Point Austin: Future in the Balance
Local Prop. 1 proponents claim a fighting chance
I have to admit I was surprised last week when I was handed initial poll numbers by the Let's Go Austin folks, indicating that their mid-September survey on the November transportation bond – local bond Proposition 1, for rail and road projects – garnered 52% support for the proposition, to 43% opposed. The margin of error (+/-4.4%) is enough to collapse those numbers into a virtual tie, but according to the pollsters (Greenberg Quinlan Rosner Research), the survey reflects a citywide sample of 500 likely voters, and support among "progressives" (69%) and Democrats (61%) was sufficient to override opposition from Republicans and independents. "That doesn't mean we're going to win," said Let's Go consultant David Butts. "But we're competitive, and this poll shows that with a good campaign, we can win."
I'm not immediately persuaded. As I said, I was surprised, because I've heard enough street-side opposition to Prop. 1, especially at City Council candidate forums, to at least suspect that the initial numbers should have fallen the opposite way. The three major mayoral candidates – Steve Adler, Sheryl Cole, and Mike Martinez – have all endorsed Prop. 1 (Adler somewhat grudgingly), but the rest of that field and the large majority of Council candidates oppose it, many strenuously. That's not too surprising, since 10-1 restructuring has inevitably brought out candidates most passionately opposed to current city policies, but Prop. 1 supporters might also have worked harder either to find their own candidates, or to at least make their case to those already running.
That clearly hasn't happened, and there may not be enough time left to make the case to the voters at large.
Let's Go Austin campaign manager Lynda Rife points to the dozens of organizations and elected officials supporting Prop. 1 (and presumably the likely District 9 winner, Chris Riley or Kathie Tovo, will give the future mayor one more ally), and argues, "The people that are actually reading and looking and understand the proposal, the ones who are taking the time to do it are supporting us." The poll-takers presented the full bond proposal – $400 million in road projects in combination with $600 million on rail, the latter dependent on federal matching funds – and Rife said that seems to make the difference for people who otherwise were unaware of the details.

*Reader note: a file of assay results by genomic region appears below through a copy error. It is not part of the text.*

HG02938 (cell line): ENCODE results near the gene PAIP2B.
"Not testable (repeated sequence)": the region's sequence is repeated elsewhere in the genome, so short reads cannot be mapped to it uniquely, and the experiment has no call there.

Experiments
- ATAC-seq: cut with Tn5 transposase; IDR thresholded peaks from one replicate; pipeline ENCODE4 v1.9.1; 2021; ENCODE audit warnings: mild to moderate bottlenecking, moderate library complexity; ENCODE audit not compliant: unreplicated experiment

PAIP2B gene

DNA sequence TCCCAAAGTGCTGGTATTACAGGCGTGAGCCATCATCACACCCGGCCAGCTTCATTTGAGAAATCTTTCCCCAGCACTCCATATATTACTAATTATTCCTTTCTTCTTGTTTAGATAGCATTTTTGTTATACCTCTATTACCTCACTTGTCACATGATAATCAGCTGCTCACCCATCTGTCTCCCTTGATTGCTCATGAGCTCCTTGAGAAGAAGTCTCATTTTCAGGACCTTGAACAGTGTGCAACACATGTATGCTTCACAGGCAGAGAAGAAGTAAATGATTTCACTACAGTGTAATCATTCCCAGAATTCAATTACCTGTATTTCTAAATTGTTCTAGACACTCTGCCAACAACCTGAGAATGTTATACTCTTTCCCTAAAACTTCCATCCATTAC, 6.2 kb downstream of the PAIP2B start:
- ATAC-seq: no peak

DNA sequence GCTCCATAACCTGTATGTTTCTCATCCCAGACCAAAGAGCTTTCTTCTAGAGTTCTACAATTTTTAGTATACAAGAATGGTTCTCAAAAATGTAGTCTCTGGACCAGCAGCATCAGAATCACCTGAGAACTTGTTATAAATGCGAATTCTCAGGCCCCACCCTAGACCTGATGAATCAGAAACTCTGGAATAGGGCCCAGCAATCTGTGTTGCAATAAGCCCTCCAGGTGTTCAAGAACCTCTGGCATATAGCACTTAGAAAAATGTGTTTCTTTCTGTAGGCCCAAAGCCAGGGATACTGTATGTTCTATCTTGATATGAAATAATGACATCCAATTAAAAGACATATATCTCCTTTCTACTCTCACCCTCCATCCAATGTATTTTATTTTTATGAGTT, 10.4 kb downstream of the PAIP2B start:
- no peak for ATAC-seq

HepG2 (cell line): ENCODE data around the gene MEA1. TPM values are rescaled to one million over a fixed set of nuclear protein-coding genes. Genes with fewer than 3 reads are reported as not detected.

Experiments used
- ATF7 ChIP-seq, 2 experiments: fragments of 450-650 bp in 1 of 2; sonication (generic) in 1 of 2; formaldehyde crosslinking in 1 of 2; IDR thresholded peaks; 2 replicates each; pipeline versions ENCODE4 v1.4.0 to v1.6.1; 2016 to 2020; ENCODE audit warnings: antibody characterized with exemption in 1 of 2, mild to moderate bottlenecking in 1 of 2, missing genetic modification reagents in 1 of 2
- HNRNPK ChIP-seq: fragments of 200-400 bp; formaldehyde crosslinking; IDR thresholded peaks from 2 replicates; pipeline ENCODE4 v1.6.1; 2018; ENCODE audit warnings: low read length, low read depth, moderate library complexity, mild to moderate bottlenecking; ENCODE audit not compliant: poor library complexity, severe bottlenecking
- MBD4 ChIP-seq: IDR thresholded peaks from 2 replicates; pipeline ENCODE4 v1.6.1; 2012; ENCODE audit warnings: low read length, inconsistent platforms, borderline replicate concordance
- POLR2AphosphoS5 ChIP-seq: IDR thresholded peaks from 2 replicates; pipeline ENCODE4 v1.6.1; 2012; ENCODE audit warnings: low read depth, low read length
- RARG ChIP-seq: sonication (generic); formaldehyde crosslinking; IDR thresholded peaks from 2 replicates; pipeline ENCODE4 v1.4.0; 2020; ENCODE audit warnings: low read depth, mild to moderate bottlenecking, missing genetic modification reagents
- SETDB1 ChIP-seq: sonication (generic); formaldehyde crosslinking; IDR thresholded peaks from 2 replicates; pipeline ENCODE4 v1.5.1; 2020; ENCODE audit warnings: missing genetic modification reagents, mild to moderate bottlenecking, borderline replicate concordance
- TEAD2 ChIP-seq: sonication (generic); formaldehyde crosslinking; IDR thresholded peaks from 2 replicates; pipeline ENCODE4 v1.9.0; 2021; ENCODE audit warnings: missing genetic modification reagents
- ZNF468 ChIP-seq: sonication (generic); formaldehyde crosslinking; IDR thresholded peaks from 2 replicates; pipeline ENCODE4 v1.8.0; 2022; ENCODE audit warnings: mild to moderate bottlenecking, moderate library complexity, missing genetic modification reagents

She also said that beneath the front-page numbers, younger voters and more recent Austin arrivals are more likely to support Prop. 1 than older, more established Austinites, and the task of the campaign is to expand that base and bring out those voters. Asked about the voluble "transit advocates" who are adamantly opposed to this plan, Rife was blunt. "It's easy to sit and throw rocks at a plan that's here. It's easy to say, 'I like the plan that I've come up in my head with. Now, granted, I've never done any rail projects, but this is a way better plan.' ... Even if you're a rail advocate, that doesn't mean you're a rail expert."
No Plan B
That salvo seems mostly aimed at AURA, the "urbanist" advocates who have allied with Our Rail and others to oppose Prop. 1. AURA recently blasted Let's Go Austin for an ad they consider misleading, and more generally is now arguing that Prop. 1, specifically the rail project, would be "worse than nothing," because it would divert resources from more effective projects. "The city's proposal to spend $1 billion doubling down on highways and highway-oriented urban rail is worse than doing nothing," said AURA's Marcus Denton in a press release. "By burdening the city with an expensive-to-operate yet poorly located line, Proposition 1 would be a huge setback for walkable urbanism in Austin."
The opposition I've been hearing from candidates on the stump is hardly that nuanced: Prop. 1 "costs too much," it will "raise property taxes," it "doesn't serve this district" (who knew that balkanization would arrive so quickly?), "we need roads not rail," and that's pretty much the end of it. Should Prop. 1 indeed pass, it would be amusing to watch an anti-rail Council try to implement (or scuttle) projects they had just campaigned against.
But more inspiring would be an October campaign by Mayor Lee Leffingwell, the current Council, and the much larger Let's Go Austin coalition that 1) succeeds in truly educating voters on the details of the bond, and 2) persuades a sufficient number of these opponents that what might not immediately serve their districts would still be a step forward for the whole community, especially its future quality of life.
After the 2000 light rail plan was defeated, it set Austin back 14 years, during which time the cost more than doubled. It would be short-sighted indeed to take the same action, and expect a different result.
Additional reporting by Mac McCann. Follow @PointAustin on Twitter.